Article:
“Here’s to the one’s that dream”, Emma Stone’s Mia sings in her final audition. This one line is the essence of Damian Chazelle’s La La Land. In it, we see the aforementioned Mia, a barista on a movie lot, time and time again pursue her dream of becoming an actress through auditions that even the casting agents don’t want to be at. We follow Sebastian (Ryan Gosling), a jazz pianist, through various music ventures, from playing holiday tunes surrounded by uninterested diners to playing synth in an ultra-contemporary jazz band just so he can one day open his own jazz club. These are the dreams and La La Land is the story of pursuit.
The reality of this pursuit is tampered with, somewhat, by Chazelle who employs Justin Hurwitz’s wonderful score to elevate the mundanity of life to something ethereal. Whether it is making a party invitation the potential to super stardom or a walk to the car a possibility for budding romance, the light and playful colours employed are matched by the airy tunes and funny lyrics. Anyone who has ever been to Los Angeles will know that it has never looked better than when Mia and Sebastian are singing.
I believe it was Scott Tobias on Filmspotting who said that La La Land was a musical made for film. From the opening sequence of hope whilst commuters are stuck on one of the many Los Angeles freeways to Sebastian escorting Mia back to her car, invoking Fred Astaire and Ginger Rogers, to the exquisite dream sequence at the end, the film employs tracking shots and long takes whilst moving through scenery. These scenes are pure joy and though Gosling and Stone aren’t the world’s best singers (Stone comfortably plays Gosling off a break though), they add unique touches to each moment that gives the film even more warmth. Gosling, in particular, is honing his comedic skills even further (I hope Chazelle wasn’t one of the directors Stone was referring to here).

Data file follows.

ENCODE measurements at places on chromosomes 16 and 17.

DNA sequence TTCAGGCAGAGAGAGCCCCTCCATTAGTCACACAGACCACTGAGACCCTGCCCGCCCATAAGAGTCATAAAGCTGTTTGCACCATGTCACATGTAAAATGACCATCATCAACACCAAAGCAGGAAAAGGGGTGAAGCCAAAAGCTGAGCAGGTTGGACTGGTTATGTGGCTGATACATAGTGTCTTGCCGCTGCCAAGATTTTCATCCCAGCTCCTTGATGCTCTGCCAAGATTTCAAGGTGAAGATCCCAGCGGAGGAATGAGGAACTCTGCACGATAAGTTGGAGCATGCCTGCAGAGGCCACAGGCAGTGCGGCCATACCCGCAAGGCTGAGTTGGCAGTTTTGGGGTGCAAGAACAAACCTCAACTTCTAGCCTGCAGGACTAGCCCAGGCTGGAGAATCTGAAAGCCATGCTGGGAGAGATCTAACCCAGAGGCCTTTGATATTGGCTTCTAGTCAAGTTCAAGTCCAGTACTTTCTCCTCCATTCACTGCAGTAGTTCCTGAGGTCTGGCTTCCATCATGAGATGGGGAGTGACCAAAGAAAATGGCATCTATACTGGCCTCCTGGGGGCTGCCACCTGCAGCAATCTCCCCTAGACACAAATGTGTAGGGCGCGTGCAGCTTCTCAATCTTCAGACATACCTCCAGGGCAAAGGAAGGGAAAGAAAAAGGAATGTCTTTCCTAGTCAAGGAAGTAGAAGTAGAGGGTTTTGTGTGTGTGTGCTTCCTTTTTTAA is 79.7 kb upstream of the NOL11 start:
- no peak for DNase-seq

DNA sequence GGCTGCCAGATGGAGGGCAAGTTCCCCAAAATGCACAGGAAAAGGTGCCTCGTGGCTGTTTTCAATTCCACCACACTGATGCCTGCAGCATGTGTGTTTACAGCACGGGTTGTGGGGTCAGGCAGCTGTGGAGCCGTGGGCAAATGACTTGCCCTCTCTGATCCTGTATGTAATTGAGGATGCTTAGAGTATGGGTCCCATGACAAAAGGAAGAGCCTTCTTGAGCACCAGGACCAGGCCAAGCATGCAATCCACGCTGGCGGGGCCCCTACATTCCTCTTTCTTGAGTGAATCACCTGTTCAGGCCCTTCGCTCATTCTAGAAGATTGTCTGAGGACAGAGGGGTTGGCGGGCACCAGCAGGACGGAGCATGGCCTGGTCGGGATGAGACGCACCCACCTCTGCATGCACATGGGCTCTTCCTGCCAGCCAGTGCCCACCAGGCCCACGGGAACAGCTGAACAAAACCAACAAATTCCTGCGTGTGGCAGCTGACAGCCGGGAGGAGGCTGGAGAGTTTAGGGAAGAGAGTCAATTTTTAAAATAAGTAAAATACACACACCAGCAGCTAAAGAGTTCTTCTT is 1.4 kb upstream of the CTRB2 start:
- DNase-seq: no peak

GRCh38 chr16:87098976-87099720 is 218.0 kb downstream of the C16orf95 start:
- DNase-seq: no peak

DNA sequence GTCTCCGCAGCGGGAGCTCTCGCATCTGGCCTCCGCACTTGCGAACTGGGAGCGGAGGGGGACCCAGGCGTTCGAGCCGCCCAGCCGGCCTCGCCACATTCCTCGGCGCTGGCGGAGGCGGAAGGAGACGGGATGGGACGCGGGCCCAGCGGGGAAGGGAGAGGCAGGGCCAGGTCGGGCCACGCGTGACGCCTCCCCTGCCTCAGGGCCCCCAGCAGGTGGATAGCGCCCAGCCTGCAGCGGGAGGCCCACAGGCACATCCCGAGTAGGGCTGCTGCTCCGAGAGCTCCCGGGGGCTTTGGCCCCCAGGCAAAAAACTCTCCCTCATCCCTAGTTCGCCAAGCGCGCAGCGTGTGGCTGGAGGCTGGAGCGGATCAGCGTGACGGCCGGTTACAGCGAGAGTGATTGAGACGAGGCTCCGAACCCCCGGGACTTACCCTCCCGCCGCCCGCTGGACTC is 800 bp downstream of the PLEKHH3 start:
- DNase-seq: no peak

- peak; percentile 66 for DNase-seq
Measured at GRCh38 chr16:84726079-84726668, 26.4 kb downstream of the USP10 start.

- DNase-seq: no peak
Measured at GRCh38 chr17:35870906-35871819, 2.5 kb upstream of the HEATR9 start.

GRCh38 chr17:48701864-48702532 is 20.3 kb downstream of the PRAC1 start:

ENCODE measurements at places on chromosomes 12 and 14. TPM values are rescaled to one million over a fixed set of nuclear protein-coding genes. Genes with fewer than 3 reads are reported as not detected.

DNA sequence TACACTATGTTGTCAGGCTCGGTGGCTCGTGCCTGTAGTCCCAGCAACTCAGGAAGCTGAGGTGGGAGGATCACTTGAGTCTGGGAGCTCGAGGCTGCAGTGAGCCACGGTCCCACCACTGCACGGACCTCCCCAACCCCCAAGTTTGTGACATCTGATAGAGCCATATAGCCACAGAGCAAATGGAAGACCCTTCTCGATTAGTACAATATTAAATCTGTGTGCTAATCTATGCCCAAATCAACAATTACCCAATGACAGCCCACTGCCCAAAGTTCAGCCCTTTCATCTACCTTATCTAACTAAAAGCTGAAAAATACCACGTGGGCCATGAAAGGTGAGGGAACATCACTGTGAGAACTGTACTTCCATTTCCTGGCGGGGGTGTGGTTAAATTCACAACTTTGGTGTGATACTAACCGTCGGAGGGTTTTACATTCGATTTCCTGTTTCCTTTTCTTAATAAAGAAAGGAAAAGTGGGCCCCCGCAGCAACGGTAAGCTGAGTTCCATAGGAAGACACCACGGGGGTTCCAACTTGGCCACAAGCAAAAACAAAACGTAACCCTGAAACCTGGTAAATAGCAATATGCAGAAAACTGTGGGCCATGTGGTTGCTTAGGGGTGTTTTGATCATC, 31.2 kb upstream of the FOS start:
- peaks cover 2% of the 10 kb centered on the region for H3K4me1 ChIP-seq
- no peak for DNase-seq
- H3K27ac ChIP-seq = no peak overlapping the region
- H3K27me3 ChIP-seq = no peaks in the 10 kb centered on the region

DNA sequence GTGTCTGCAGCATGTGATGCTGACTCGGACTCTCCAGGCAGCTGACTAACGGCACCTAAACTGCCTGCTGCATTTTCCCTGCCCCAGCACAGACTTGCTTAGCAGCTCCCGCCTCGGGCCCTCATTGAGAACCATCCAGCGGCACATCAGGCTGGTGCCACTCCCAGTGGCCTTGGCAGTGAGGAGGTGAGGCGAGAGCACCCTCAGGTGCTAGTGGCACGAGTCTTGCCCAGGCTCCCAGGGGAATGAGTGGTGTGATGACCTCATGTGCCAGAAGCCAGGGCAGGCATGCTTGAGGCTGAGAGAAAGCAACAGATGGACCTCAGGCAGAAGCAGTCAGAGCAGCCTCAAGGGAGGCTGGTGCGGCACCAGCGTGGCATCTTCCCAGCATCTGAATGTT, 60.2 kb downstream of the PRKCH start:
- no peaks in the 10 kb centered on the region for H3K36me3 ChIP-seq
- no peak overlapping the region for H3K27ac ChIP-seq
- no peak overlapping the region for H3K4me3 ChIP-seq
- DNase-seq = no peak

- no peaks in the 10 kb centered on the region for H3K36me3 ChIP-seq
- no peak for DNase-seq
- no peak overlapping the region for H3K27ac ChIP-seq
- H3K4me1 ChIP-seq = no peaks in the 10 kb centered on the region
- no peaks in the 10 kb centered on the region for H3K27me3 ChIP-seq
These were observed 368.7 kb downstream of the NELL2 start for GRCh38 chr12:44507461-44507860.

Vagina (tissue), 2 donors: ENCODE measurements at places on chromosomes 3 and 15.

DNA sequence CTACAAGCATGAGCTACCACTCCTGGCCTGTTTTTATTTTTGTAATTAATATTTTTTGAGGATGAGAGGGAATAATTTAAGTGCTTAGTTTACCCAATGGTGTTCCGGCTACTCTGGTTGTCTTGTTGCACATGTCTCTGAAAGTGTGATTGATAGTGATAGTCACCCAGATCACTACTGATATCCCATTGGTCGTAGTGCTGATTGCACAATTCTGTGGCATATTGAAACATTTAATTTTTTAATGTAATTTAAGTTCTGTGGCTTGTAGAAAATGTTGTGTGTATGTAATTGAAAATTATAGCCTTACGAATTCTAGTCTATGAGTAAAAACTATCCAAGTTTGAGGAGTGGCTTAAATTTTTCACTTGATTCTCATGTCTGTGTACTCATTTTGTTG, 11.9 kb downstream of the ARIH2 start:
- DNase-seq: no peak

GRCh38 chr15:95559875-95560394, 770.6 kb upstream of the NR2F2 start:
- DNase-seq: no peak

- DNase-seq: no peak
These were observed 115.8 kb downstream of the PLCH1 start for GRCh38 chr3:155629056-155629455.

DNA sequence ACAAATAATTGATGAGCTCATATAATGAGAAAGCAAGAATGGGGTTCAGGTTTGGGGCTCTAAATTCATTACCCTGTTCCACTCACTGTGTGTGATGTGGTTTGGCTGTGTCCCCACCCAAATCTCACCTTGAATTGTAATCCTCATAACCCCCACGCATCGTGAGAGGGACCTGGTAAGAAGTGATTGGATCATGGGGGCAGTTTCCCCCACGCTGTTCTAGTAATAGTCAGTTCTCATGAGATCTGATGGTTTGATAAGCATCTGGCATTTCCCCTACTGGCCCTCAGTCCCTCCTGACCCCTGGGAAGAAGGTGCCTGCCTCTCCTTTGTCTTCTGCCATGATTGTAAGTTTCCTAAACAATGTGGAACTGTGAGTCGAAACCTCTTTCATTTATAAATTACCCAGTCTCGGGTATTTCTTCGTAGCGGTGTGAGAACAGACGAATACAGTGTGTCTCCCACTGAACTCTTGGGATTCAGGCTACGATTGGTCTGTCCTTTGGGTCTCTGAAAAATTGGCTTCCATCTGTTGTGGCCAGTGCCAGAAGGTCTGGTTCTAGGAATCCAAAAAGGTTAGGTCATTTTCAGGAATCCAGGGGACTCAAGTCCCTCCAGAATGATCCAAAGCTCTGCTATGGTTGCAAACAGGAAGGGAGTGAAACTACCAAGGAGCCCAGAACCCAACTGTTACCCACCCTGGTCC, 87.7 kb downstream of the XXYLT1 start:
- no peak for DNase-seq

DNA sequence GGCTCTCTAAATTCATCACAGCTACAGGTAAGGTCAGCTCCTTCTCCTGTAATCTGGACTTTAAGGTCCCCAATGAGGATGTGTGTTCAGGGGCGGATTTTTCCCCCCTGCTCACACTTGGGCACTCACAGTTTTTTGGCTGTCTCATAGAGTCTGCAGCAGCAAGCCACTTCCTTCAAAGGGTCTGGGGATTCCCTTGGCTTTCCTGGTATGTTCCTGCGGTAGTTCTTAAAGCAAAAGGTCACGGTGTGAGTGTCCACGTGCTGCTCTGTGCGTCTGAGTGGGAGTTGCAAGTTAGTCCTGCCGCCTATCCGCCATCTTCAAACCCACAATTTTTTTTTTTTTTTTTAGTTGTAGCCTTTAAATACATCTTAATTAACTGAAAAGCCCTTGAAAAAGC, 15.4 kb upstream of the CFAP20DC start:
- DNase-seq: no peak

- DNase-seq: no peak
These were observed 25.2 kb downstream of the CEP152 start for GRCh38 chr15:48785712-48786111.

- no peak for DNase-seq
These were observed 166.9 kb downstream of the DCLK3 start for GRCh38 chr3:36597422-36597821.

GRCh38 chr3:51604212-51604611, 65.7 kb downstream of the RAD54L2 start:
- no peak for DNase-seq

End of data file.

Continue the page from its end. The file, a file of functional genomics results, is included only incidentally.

For all the joy and fun this film has, it is still grounded in the very real notion that dreams require sacrifice. Chazelle could have taken an easy path to the finish, but he chose to take one of meaning, which elevates the film to something more than your ordinary musical. It has laughs, it has catchy tunes and it will have you singing “Here’s to the one’s that dream” when it’s all over.
PS: It has been well documented recently that Hollywood has a problem with diversity and lacking diverse voices. This is a criticism of the industry itself but a few critics have taken this as justification to relegate Chazelle’s view of jazz to the bench. Yes, jazz is heavily influenced by black culture and it would be wonderful to have more black voices making films but Chazelle can’t be expected to not make a film because he falls into the majority. Also, the argument that Sebastian, a white man, is saving jazz is best summed up by Scott Tobias (again): “He’s not trying to save jazz, he’s opening a fucking club.” Sebastian has an ideal of what he thinks jazz is but I don’t feel like John Legend’s character is shown as a sell-out. He has one of the deeper lines when discussing Sebastian’s hang-ups with old jazz (“How are you gonna be a revolutionary if you’re such a traditionalist? You hold onto the past, but jazz is about the future.”) and the photo shoot only portrays the photographer as a naff, not the band. It shows that Sebastian isn’t comfortable in that situation. It’s not his dream.